Day 6: Beef – Celebrate American Food History

 War and food, a timeless tale. Unfortunately.

Today’s story is about beef, the meat – as we all know – that become synonymous with Britain and went on to become a major force in the American economy in the nineteenth century, as well as providing for a rather mythological view of the American West. (Hint: Think cowboys.)

Beef fueled the Civil War, as did pork and cornmeal.

Between 1861 and 1865, the United States experienced that major war, killing over 620,000 soldiers, although it is impossible to know the exact number with any accuracy. Historian J. David Hacker suggests that as many as 750,000 soldiers died. Many of these people succombed to various diseases and not combat-related injuries. Starvation, of course, played a large role, or at least malnutrition did.

As for civilian deaths, less is known, although historian James McPherson estimates around 50,000 civilians, which may be a somewhat low figure.

The South, and particularly Virginia, bore the brunt of the fighting and the rampant destruction of human life, property, and livestock,   as anyone who’s spent any time in Virginia knows. In short supply was one of the crucial elements for survival: salt. The Union naval blockade against the South created a shortage of salt, since most salt came from the Caribbean islands and Britain, stowed in the holds of ships as ballast, replaced by cotton for the return voyage. And the lack of salt meant that preserving meat became a problem. To “corn” 500 pounds of beef, the producer needed 1 and a quarter bushels of salt (or about 10 gallons).

To put this in perspective, remember that Union solders received, theoretically anyway, one pound and four ounces of salt or fresh beef per day. This figure grew out of suggestions made by a certain W. J. Hardee (see below in the list of references for further reading), but the Southern soldier – due to the South’s mono/duo-culture economy, blockaded ports, and hampered supply lines – rarely could count on the ideal rations.

Because of the lack of salt, various measures cropped up to remedy the situation, as we see in the follow information found in the  Confederate Receipt Book (1863).

Confederate receipt book


We need salt as a relish to our food, but it is not essential in the preservation of our meats. The Indians used little or no salt, yet they preserved meat and even fish in abundance by drying. This can be accomplished by fire, by smoke or by sunshine, but the most rapid and reliable mode is by all these agents combined. To do this select a spot having the fullest command of sunshine. Erect there a wigwan five or six feet high, with an open top, in size proportioned to the quantity of meat to be cured, and protected from the winds, so that all the smoke must pass through the open top. The meat cut into pieces suitable for drying (the thinner the better) to be suspended on rods in the open comb, and a vigorous smoke made of decayed wood is to be kept up without cessation Exposed thus to the combined influence of sunshine, heat and smoke, meat cut into slices not over an inch thick can be thoroughly cured in twenty-four hours. For thicker pieces there must be, of course, a longer time, and the curing of oily meat, such as pork, is more difficult than that of beef, venison or mutton.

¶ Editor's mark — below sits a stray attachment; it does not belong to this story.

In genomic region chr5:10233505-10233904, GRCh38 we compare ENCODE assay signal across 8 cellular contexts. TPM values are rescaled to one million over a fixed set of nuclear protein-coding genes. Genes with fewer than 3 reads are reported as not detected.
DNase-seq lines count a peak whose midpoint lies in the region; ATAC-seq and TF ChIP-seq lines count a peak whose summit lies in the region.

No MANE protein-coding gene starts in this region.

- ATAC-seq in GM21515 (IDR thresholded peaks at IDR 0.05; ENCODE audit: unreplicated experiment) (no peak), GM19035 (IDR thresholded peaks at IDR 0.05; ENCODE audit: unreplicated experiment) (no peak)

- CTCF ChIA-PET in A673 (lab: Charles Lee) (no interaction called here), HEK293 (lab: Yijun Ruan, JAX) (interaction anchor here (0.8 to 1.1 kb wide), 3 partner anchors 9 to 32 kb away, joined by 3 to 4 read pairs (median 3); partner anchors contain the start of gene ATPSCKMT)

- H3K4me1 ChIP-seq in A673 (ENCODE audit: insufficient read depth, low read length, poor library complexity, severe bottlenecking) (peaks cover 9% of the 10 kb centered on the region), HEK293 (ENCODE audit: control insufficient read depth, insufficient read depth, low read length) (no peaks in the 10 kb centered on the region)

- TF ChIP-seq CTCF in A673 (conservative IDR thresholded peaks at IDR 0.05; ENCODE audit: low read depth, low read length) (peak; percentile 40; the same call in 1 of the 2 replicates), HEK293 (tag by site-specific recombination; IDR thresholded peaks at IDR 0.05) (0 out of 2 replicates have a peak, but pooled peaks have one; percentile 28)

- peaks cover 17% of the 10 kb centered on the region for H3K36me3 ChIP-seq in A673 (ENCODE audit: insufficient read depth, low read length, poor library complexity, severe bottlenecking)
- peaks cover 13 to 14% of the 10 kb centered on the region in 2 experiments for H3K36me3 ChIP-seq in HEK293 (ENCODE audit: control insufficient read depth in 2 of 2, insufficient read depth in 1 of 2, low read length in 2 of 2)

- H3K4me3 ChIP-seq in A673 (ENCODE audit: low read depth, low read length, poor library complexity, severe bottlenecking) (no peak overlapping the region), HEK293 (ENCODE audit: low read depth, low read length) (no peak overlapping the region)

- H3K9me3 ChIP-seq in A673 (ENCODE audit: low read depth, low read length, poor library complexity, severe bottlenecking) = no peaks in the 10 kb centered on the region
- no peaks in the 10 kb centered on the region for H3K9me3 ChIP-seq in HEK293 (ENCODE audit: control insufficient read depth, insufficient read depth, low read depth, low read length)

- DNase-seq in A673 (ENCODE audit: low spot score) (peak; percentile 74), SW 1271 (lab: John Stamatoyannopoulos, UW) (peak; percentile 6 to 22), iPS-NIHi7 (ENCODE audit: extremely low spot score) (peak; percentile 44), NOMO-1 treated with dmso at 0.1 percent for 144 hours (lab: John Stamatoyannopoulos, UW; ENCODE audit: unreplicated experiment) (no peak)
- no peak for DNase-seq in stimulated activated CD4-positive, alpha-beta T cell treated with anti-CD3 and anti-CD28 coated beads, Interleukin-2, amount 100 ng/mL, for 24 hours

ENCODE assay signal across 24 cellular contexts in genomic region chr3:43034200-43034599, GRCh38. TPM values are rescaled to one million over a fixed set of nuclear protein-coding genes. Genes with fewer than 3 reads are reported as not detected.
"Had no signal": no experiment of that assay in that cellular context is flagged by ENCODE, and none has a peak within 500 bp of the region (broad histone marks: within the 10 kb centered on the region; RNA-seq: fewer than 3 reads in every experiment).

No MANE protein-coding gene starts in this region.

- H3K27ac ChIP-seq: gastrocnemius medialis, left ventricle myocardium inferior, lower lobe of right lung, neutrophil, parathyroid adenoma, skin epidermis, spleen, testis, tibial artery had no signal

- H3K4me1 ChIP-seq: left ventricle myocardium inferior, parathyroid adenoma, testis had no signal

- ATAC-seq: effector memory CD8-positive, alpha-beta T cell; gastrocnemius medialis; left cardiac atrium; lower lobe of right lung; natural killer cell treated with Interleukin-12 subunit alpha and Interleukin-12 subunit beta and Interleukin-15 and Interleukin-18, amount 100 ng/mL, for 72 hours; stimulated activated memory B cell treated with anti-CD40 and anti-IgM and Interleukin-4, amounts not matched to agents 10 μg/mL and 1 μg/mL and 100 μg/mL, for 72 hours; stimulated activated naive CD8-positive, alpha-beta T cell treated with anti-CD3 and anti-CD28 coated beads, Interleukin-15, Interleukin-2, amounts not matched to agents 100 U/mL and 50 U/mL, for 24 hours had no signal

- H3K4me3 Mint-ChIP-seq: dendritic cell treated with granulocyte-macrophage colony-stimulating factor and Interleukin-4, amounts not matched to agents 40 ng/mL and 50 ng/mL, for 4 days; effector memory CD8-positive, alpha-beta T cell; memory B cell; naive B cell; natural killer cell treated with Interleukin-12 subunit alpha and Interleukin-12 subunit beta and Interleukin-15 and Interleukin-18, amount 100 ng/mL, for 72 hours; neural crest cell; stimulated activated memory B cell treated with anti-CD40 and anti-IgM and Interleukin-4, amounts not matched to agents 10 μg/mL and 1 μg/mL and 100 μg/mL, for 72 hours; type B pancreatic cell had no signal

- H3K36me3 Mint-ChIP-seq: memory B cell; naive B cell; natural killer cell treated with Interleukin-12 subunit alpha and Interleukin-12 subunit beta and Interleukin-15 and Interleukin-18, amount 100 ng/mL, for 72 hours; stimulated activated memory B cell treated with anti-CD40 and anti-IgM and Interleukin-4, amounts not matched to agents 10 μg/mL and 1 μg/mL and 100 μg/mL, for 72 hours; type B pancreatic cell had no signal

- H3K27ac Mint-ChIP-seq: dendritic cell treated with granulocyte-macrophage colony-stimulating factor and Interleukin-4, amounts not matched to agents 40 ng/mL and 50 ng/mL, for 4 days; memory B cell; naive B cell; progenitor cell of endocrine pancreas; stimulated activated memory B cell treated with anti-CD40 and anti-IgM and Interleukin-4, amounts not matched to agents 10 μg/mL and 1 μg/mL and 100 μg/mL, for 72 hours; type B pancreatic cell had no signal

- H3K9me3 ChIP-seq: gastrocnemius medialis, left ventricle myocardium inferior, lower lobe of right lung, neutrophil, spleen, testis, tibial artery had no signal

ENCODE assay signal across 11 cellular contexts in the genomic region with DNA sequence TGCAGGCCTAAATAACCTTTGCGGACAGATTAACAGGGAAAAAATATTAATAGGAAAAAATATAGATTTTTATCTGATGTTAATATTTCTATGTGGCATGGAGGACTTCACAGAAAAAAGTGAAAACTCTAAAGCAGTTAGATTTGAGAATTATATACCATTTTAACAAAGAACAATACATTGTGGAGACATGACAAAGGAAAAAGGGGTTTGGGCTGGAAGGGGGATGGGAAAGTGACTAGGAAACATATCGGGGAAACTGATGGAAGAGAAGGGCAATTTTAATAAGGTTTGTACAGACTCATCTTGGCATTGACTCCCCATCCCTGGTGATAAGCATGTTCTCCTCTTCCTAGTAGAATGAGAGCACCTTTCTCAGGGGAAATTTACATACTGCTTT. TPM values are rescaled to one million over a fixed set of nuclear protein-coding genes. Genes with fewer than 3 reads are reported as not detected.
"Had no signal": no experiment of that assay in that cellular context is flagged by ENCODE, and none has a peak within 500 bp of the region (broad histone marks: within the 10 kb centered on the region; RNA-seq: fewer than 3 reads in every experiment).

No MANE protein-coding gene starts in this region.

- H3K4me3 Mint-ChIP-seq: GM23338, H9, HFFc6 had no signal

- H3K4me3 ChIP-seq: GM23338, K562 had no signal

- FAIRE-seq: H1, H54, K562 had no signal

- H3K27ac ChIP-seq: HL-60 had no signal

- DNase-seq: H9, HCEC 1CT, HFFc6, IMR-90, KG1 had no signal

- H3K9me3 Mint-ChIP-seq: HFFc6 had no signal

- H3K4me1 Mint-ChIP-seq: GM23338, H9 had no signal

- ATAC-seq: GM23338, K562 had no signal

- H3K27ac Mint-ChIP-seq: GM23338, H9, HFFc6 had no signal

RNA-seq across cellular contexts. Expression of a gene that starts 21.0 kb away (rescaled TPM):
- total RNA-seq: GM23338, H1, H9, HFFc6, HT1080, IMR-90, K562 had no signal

To cure meat in the sun hang it on the South side of your house, as near to the wall as possible without touching.

Savages cure fish by pounding it fine, and exposing it to the bright sun. (p. 16)


Those whose teeth are not strong enough to masticate hard beef should cut their steaks the day before using into slices about two inches thick, rub over them a small quantity of soda, wash off next morning, cut them into suitable thickness, and cook according to fancy. The same process will answer for any description of tough meat. (p. 22-23)

For more on beef, food, and the American Civil War:

William C. Davis, The Civil War Cookbook (1993)

_____. A Taste for War: The Culinary History of the Blue and the Gray (2011)

Drew Gilpin Faust, This Republic of Suffering (2008)

W. J. Hardee, Hardee’s Rifle and Light Infantry Tactics (1862)

Roger Horowitz, Putting Meat on the American Table: Taste, Technology, Transformation (2005)

John Hammond Moore, The Confederate Housewife (1997)

Maureen Ogle, In Meat We Trust: An Unexpected History of Carnivore America (2013)

James M. Sanderson, Camp Fires and Camp Cooking; or Culinary Hints for the Soldier (1862)

Lily May and John Spaulding, editors, Civil War Recipes: Receipts from the Pages of Godey’s Lady’s Book (1999)

Note:  It’s soon to be a big, big day for Gherkins & Tomatoes – on July 28 G&T will celebrate eight (8) years (!) of writing about food and food history. Why, that’s 1,181 posts. Yes, there could – and should – have been more lots more, but we must take into account the time spent writing the mushroom book and other stuff.

To celebrate, I’ve decided to post a recipe a day until July 28, and not just any recipes. No, no quick tricks for the kitchen, no instant no-bake cheesecakes, sorry. Each day I will feature a small insight into American food history.

See the other days:

Day 1: Tuckahoe

Day 2: Oysters

Day 3: Chicken

Day 4: Corn

Day 5: Tomatoes

Day 6:

Day 7: Squirrel